Nobody likes a bully.
At least that’s what we’re led to believe. If you google “bullying,” you find almost 12 million entries, more sites than anyone with a life has time to explore. Although I am sure there are some exceptions, I believe it’s safe to say that most of these entries are, in one way or another, against bullying.
Yet anyone who’s been watching the news for the past few weeks would be hard-pressed not to conclude that bullying is institutional America’s standard operating procedure.
I say this after having tried to digest the indigestible contents of the Senate Intelligence Committee’s report on CIA interrogation practices, better — and more appropriately — known as the Torture Report.
This report documents the truly awful extent to which torture became our country’s modus operandi with captives suspected of being on the wrong side of the war on terror. This information, while rendered in greater detail than ever before, is not new. Anybody paying attention knows this country’s employed some horrific tactics in the name of making us safe.
What the report underscores is that these practices violated international treaties we had previously signed, as well as our own laws. War crimes, in other words, were committed. To some degree, this may still be going on.
Though gut-wrenching, the use of torture is justified by some, claiming it provides information that saves American lives. The report disputes this, showing that in case after case, crucial information in preventing plots or capturing terrorists was obtained by other means.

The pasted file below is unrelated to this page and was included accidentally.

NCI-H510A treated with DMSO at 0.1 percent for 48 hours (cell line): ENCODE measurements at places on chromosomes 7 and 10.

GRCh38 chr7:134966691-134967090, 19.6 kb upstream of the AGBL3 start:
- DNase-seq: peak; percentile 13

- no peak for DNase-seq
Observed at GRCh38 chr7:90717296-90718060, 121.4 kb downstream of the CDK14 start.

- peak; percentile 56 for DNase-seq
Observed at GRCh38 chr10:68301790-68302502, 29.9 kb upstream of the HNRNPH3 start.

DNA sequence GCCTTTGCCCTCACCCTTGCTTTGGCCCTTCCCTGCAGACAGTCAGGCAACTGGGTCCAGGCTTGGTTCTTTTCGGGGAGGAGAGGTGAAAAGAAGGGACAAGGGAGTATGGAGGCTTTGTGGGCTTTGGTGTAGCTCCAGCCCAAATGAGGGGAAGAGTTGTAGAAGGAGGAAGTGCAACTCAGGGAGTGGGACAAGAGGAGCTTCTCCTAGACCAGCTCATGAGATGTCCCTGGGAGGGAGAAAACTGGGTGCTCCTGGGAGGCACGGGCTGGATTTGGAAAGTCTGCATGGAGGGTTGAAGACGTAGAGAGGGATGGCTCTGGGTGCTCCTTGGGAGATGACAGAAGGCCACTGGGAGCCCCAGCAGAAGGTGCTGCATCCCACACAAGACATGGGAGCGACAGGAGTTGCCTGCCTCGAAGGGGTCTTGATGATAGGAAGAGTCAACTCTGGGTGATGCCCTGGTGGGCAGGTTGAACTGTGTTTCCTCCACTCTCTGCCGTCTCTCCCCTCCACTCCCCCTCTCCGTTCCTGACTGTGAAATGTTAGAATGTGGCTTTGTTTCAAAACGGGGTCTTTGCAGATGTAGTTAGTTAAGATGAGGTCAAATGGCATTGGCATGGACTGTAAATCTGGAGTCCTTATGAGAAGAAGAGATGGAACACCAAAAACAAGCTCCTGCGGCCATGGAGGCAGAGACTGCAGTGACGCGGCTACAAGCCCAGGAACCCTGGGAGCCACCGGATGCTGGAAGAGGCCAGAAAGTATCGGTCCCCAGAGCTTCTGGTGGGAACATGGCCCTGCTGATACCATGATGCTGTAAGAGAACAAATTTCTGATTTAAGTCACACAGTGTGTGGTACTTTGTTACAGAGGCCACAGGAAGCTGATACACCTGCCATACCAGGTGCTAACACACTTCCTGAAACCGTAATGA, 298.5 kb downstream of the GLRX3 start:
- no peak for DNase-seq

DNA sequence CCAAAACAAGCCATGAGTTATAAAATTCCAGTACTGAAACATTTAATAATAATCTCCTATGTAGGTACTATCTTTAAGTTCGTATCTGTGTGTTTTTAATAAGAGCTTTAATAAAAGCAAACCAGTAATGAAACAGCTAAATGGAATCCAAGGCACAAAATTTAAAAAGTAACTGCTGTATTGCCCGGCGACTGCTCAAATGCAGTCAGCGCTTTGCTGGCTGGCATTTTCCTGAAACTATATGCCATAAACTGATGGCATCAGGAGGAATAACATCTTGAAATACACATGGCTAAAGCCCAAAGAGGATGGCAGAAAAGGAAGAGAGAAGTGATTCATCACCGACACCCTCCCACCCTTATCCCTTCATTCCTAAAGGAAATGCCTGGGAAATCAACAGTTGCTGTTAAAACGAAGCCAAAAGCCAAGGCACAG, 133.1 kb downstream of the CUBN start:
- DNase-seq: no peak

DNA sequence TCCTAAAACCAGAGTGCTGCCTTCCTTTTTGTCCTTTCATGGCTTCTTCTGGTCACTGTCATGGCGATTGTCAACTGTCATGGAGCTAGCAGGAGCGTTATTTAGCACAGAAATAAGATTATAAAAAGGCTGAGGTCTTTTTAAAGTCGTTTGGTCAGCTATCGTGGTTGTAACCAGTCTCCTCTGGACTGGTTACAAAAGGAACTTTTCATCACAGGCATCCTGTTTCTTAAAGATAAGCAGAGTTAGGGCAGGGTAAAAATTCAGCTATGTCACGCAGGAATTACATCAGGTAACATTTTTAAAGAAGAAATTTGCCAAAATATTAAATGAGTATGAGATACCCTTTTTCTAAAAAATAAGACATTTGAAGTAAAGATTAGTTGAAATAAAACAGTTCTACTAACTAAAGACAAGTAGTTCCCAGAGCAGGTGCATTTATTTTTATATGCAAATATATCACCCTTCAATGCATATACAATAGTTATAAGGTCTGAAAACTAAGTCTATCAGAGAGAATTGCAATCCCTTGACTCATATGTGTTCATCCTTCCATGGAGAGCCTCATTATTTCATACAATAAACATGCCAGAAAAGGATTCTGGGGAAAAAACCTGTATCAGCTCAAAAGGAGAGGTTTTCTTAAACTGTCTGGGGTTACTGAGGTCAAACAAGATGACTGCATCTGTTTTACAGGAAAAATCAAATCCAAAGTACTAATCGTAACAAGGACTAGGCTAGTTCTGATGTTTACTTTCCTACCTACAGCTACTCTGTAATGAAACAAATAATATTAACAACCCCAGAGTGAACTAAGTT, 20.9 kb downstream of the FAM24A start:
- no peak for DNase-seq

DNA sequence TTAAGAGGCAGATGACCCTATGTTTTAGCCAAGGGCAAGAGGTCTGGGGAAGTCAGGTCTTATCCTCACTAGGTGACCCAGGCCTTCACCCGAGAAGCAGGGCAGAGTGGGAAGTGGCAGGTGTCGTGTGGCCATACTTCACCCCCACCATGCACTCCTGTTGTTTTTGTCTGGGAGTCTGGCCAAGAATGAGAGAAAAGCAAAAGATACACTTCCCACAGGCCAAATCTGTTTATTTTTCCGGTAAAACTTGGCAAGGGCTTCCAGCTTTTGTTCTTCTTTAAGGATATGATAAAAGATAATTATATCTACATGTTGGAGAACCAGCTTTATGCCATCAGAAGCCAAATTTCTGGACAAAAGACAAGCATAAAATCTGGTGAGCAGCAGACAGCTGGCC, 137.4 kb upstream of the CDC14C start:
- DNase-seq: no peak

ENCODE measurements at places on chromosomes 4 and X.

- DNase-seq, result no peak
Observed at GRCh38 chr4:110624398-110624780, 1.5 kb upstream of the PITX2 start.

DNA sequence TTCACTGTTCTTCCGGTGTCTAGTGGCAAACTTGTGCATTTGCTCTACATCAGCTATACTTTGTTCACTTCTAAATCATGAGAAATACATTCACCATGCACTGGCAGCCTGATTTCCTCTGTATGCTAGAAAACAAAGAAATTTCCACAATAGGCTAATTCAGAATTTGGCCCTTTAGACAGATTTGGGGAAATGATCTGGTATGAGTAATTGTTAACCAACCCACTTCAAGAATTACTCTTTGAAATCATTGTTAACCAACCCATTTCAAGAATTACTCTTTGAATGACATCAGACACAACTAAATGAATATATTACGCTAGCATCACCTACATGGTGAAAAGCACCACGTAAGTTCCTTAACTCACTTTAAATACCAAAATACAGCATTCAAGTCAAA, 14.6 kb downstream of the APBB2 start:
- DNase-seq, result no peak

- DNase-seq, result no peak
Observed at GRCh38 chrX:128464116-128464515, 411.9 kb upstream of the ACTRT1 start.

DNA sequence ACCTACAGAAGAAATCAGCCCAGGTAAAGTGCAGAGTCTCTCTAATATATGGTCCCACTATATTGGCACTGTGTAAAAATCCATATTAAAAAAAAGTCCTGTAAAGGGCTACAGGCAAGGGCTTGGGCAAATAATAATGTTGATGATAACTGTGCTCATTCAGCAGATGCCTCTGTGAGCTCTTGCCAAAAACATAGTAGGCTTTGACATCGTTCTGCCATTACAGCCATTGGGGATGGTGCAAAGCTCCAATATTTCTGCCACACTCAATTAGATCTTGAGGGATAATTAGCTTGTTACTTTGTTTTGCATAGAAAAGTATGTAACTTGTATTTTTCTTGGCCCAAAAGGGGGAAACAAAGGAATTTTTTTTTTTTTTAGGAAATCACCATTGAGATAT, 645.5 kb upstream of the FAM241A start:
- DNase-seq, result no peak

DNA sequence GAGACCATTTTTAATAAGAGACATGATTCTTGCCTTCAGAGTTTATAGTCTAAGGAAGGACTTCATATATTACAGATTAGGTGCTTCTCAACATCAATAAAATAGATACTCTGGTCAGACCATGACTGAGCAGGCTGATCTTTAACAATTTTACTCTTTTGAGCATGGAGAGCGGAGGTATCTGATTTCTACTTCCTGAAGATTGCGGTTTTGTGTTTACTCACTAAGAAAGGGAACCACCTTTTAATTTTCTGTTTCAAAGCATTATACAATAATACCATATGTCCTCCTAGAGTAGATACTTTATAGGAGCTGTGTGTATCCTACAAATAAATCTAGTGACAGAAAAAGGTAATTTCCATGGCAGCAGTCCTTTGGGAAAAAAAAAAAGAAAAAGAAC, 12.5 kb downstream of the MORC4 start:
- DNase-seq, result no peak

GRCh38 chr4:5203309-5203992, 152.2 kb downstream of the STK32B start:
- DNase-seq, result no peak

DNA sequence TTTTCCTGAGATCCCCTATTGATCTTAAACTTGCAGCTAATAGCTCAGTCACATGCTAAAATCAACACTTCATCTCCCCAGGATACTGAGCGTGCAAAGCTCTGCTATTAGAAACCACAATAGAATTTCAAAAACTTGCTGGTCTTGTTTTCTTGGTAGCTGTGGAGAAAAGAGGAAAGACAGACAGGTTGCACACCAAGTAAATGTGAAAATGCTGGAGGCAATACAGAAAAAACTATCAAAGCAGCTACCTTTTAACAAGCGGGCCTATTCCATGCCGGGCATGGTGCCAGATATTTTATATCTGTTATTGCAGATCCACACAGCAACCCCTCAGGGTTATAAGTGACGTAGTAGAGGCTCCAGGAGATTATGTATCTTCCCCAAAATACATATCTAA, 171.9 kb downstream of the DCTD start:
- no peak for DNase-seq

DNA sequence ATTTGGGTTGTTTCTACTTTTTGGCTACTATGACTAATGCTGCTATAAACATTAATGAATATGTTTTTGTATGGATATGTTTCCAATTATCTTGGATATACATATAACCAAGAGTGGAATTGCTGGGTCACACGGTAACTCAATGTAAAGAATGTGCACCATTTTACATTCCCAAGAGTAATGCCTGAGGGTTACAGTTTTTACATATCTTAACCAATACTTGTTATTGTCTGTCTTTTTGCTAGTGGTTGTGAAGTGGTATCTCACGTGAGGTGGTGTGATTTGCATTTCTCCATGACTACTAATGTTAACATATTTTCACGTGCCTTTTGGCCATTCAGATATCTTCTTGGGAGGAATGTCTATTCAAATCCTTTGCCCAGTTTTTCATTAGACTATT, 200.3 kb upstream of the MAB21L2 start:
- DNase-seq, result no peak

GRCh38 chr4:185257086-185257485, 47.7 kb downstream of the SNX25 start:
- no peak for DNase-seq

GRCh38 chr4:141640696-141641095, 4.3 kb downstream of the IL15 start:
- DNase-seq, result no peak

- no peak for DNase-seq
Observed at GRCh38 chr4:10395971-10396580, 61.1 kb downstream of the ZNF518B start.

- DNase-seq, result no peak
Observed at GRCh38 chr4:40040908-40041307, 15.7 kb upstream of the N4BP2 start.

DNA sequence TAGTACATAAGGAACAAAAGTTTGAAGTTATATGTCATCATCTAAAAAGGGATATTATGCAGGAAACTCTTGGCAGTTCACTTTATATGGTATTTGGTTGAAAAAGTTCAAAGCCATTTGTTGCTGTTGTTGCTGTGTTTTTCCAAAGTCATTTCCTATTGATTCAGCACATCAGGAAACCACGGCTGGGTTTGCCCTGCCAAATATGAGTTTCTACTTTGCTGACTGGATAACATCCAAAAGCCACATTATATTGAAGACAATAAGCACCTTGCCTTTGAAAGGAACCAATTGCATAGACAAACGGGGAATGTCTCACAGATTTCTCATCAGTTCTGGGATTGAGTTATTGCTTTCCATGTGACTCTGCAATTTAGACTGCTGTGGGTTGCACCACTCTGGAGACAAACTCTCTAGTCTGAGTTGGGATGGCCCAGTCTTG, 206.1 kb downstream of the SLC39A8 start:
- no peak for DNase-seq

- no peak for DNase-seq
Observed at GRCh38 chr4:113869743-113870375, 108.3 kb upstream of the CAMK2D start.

Sen. John McCain, himself the victim of torture during the Vietnam War, has said on numerous occasions that torture doesn’t produce useful intelligence.
So why did we do it? And why do some people insist on defending torture?
More than anything, I think we wanted to send a message. Torture became America’s way of telling the world, especially those parts of it we wanted to intimidate, that we could be their worst nightmare. This was bullying, pure and simple.
This institutionalized bullying has found expression here at home. We saw it last summer in the hyper-militarized police response to protests in Ferguson, Missouri, and to the gang tackling, chokehold killing of Eric Garner in Staten Island.
This is not to say that cops, by definition, are bullies. But cops are not immune to fear; they place themselves in harm’s way on our behalf. Too often, they are outgunned. The result is that, instead of feeling as if they are protecting and serving, they must feel as if they are in hostile territory. One thing leads to another.
Fear and power are a potent mix. One gives the other permission to express itself by doing damage. This is easily confused with strength, a quality most Americans like to think of as part of our national DNA.
But the cocktail of fear and power only seems like strength. Unfortunately, reaching for that brew is most tempting when whatever passes for control appears threatened, or lost. It’s built for bullies.